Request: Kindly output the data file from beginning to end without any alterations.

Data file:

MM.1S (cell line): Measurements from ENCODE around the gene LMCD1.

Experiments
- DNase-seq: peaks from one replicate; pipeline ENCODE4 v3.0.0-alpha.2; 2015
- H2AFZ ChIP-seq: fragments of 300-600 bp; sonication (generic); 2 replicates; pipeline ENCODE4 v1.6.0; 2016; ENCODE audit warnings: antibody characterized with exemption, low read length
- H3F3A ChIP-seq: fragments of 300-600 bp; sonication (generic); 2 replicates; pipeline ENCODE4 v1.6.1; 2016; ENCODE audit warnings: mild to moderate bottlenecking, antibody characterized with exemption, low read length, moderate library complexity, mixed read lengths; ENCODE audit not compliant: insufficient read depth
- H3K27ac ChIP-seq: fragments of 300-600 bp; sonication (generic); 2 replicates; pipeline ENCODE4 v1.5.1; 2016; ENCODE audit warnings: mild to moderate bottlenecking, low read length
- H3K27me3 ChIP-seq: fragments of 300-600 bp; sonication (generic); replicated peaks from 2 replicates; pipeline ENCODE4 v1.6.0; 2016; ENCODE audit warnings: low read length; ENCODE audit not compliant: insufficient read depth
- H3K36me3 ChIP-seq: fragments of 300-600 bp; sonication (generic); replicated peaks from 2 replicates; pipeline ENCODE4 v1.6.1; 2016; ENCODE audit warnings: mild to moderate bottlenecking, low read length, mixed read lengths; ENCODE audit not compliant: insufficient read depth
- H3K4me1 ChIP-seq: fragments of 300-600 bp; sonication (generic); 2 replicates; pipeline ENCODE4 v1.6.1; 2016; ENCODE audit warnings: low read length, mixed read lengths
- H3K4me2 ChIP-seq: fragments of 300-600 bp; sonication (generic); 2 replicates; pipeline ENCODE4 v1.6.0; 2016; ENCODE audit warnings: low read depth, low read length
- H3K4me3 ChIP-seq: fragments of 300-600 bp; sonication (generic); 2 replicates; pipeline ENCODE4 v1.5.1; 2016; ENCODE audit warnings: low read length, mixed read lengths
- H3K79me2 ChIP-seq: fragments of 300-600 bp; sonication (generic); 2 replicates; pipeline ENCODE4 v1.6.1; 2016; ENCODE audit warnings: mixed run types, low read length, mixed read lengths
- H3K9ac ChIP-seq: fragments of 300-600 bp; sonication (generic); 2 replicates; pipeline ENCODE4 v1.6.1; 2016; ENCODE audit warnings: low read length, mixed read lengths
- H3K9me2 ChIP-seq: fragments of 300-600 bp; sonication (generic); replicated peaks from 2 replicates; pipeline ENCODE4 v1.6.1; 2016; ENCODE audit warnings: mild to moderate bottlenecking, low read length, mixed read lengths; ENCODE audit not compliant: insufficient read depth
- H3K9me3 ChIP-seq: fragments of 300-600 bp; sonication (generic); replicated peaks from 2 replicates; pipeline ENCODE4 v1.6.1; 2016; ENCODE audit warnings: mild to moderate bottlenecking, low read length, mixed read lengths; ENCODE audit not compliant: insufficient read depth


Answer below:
MM.1S (cell line): Measurements from ENCODE around the gene LMCD1.

Experiments
- DNase-seq: peaks from one replicate; pipeline ENCODE4 v3.0.0-alpha.2; 2015
- H2AFZ ChIP-seq: fragments of 300-600 bp; sonication (generic); 2 replicates; pipeline ENCODE4 v1.6.0; 2016; ENCODE audit warnings: antibody characterized with exemption, low read length
- H3F3A ChIP-seq: fragments of 300-600 bp; sonication (generic); 2 replicates; pipeline ENCODE4 v1.6.1; 2016; ENCODE audit warnings: mild to moderate bottlenecking, antibody characterized with exemption, low read length, moderate library complexity, mixed read lengths; ENCODE audit not compliant: insufficient read depth
- H3K27ac ChIP-seq: fragments of 300-600 bp; sonication (generic); 2 replicates; pipeline ENCODE4 v1.5.1; 2016; ENCODE audit warnings: mild to moderate bottlenecking, low read length
- H3K27me3 ChIP-seq: fragments of 300-600 bp; sonication (generic); replicated peaks from 2 replicates; pipeline ENCODE4 v1.6.0; 2016; ENCODE audit warnings: low read length; ENCODE audit not compliant: insufficient read depth
- H3K36me3 ChIP-seq: fragments of 300-600 bp; sonication (generic); replicated peaks from 2 replicates; pipeline ENCODE4 v1.6.1; 2016; ENCODE audit warnings: mild to moderate bottlenecking, low read length, mixed read lengths; ENCODE audit not compliant: insufficient read depth
- H3K4me1 ChIP-seq: fragments of 300-600 bp; sonication (generic); 2 replicates; pipeline ENCODE4 v1.6.1; 2016; ENCODE audit warnings: low read length, mixed read lengths
- H3K4me2 ChIP-seq: fragments of 300-600 bp; sonication (generic); 2 replicates; pipeline ENCODE4 v1.6.0; 2016; ENCODE audit warnings: low read depth, low read length
- H3K4me3 ChIP-seq: fragments of 300-600 bp; sonication (generic); 2 replicates; pipeline ENCODE4 v1.5.1; 2016; ENCODE audit warnings: low read length, mixed read lengths
- H3K79me2 ChIP-seq: fragments of 300-600 bp; sonication (generic); 2 replicates; pipeline ENCODE4 v1.6.1; 2016; ENCODE audit warnings: mixed run types, low read length, mixed read lengths
- H3K9ac ChIP-seq: fragments of 300-600 bp; sonication (generic); 2 replicates; pipeline ENCODE4 v1.6.1; 2016; ENCODE audit warnings: low read length, mixed read lengths
- H3K9me2 ChIP-seq: fragments of 300-600 bp; sonication (generic); replicated peaks from 2 replicates; pipeline ENCODE4 v1.6.1; 2016; ENCODE audit warnings: mild to moderate bottlenecking, low read length, mixed read lengths; ENCODE audit not compliant: insufficient read depth
- H3K9me3 ChIP-seq: fragments of 300-600 bp; sonication (generic); replicated peaks from 2 replicates; pipeline ENCODE4 v1.6.1; 2016; ENCODE audit warnings: mild to moderate bottlenecking, low read length, mixed read lengths; ENCODE audit not compliant: insufficient read depth